Prepare for extended volatility
Towards the end of last year, we cautioned that returns in 2020 were unlikely to be anything close to those in 2019. In fact, ending the year flat on a total return basis, we thought, should be viewed as an achievement. A lot has changed since then.
We are seeing some very large dislocations in European investment grade bonds, which are likely to persist for some time. The next 12 months will be significantly more volatile than investors have become accustomed to in recent years, warranting a high degree of caution and discipline. Still, looking through the noise, we see the latest selloff as having greatly improved the longer-term return potential for European investment grade credit.
Our core view is that most European investment grade companies will survive the current crisis and avoid a credit rating downgrade to high yield. Employment is a key focus for governments across Europe, which will most likely resort to fiscal transfers to help the population with the temporary loss of earnings. We also expect to see extensions of credit and tax payment deferral to companies, helping them smooth cashflow disruptions from drops in demand or issues along the supply chain.
It’s not central banks, but the public’s ‘reaction function’ that matters
What makes the current crisis different to others in the recent past is the extent to which the COVID-19 virus is affecting the livelihood of the population. Most investors are not prepared for the economic and financial market consequences of decisions made by those fearful of the impact of the virus on their health and that of their loved ones. This could mean broad-based changes in spending and travel patterns, an increase in social unrest if governments cannot deal with the impending health crisis aptly, or, for investors and savers, a longer-term shift in risk appetite.
Investors generally like to talk about central banks’ ‘reaction function’. Unfortunately, in the current environment, central banks are unlikely to be able to resolve what is a very personal and human crisis - investors’ negative reaction to aggressive stimulus in the last week lays bare the limits of monetary policy this time around. It is the population’s reaction function that we need to be wary of. Since we have no ability to predict how people will behave as a result of the outbreak, we must approach markets with greater caution than usual.
ECB will do what it takes to ensure survival of the euro
The European Central Bank has already done its part to help the corporate sector, by expanding the corporate QE program, indirectly providing extremely cheap credit via the Targeted Long-Term Refinancing Operations (TLTRO) program and lowering the regulatory requirements for banks, so that their solvency does not get questioned in these uncertain times. A lot has been said about Christine Lagarde’s performance during the latest ECB press conference. Yes, the ECB appeared a bit too logical in dealing with the current crisis. The Governing Council saw no reason to cut rates if the impact would be marginal.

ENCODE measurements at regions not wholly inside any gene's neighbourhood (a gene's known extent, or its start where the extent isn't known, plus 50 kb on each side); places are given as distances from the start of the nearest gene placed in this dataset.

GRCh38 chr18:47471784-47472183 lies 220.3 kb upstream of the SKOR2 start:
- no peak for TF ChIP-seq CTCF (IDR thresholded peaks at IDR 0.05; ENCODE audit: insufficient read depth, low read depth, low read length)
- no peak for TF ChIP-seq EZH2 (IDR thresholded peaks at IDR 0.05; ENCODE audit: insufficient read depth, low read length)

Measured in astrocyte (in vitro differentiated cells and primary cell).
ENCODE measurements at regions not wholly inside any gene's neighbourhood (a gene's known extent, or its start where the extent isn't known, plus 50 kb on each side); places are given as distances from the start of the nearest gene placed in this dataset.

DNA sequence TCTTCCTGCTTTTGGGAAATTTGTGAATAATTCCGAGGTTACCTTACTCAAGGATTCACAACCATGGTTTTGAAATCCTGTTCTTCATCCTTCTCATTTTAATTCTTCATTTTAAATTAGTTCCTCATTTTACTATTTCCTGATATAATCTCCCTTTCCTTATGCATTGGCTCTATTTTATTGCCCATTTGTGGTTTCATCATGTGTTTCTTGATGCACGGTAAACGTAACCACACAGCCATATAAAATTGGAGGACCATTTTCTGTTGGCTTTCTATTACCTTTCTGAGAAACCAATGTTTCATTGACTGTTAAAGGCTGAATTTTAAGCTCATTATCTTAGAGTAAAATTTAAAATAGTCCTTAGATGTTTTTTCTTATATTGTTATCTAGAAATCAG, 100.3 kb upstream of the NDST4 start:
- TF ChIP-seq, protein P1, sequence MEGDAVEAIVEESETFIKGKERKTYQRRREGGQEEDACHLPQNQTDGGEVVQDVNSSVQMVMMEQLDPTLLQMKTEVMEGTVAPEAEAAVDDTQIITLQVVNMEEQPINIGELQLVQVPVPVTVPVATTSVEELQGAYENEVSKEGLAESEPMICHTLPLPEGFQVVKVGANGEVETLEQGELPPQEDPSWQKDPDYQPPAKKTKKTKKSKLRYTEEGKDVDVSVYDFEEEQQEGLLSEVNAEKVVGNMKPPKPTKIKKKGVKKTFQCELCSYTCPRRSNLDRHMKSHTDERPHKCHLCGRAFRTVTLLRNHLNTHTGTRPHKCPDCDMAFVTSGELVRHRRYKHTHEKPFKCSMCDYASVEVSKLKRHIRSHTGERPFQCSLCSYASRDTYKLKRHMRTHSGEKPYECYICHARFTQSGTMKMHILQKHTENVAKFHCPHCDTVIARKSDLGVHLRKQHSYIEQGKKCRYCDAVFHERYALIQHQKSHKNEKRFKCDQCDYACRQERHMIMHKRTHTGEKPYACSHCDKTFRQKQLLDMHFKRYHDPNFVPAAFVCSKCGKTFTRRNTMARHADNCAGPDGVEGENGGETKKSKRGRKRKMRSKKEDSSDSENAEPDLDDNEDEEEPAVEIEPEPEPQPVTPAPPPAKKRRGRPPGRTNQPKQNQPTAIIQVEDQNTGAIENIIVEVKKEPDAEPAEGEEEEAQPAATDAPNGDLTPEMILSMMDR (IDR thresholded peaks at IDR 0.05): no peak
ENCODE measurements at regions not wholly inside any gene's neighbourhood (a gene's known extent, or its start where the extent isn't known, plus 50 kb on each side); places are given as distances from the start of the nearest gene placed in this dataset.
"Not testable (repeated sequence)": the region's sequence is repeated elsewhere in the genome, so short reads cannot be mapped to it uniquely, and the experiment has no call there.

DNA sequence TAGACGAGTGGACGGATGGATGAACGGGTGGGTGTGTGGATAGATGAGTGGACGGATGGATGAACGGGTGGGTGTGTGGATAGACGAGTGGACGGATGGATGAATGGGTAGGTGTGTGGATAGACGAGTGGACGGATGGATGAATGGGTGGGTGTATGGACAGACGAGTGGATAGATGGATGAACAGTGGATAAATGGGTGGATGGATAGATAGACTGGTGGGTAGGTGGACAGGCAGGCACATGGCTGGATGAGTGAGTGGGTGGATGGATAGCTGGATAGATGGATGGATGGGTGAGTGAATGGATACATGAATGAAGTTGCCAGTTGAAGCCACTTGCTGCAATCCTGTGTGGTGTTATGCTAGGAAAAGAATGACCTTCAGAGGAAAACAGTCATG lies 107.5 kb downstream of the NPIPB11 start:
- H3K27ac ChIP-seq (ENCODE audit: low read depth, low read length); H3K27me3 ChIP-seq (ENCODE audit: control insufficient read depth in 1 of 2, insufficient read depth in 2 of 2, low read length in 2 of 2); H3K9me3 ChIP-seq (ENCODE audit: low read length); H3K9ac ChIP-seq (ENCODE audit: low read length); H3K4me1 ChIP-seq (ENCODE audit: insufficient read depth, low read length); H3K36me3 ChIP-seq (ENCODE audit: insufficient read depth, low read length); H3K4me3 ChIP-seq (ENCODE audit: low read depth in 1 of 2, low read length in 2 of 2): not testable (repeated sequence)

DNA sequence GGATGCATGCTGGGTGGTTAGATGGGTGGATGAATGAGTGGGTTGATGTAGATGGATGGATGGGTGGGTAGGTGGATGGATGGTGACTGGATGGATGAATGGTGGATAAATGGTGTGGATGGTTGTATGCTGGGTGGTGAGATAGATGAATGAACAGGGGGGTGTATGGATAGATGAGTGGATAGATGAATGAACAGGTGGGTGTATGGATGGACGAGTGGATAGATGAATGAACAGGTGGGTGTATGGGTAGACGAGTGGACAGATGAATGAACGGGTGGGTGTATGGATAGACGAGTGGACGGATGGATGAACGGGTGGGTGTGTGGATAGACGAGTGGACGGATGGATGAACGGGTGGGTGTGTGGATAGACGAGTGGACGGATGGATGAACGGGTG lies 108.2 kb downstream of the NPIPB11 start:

Arguably the announcements made last week underwhelmed overly optimistic market expectations - investors were looking for ‘whatever it takes 2.0’. But let’s not be mistaken, the ECB will ensure the survival of the euro and health of the eurozone economies. Getting too worried about Lagarde’s apparent lack of interest in narrowing spreads is not seeing the woods for the trees.
A less rosy outlook for European government bonds
If our view on credit is balanced overall, and positive over the longer term, we are less sanguine about European government bonds. The current crisis will result in sovereigns increasing their deficits to finance fiscal transfers to their citizens. This means higher debt burdens and increased issuance; neither bodes well for existing government debt.
From a ratings agency perspective, this most likely spells the end of the upgrade cycle for sovereigns such as Spain and Portugal, while Italy might be downgraded. There is also a risk that any mismanagement of the situation could bring populist rhetoric back to the fore, with less orthodox and more spending-prone representatives being elected. Longer term, the current crisis could lead to higher spreads for most European sovereigns that remain elevated for some time.
Positioning for an uncertain outlook
While uncertainty persists in credit markets, we favour highly-rated corporates that have a good chance of receiving support from their respective governments - French and German firms are ideal candidates - as well as US companies with a well-diversified revenue base.
In financials, for the first time since the end of 2018, both senior and subordinated financials are now cheap compared to corporate fundamentals and historical measures. However, cognisant of the current volatility in the market, we would only consider national champions, as they have the best access to markets and the best capital positions.
A tail risk for credit markets is the ratings agencies, which historically have (over)reacted with some delay to changes in corporate fundamentasls. There is a chance they will they see this as a transitory event and give companies some time to get their balance sheets in order. Should they instead act swiftly and decisively, security selection will be a key driver for performance. Companies that are best set to navigate the choppy waters that still lie ahead will not only retain their investment grade rating under most scenarios, but also offer attractive opportunities to investors who can bear the volatility.
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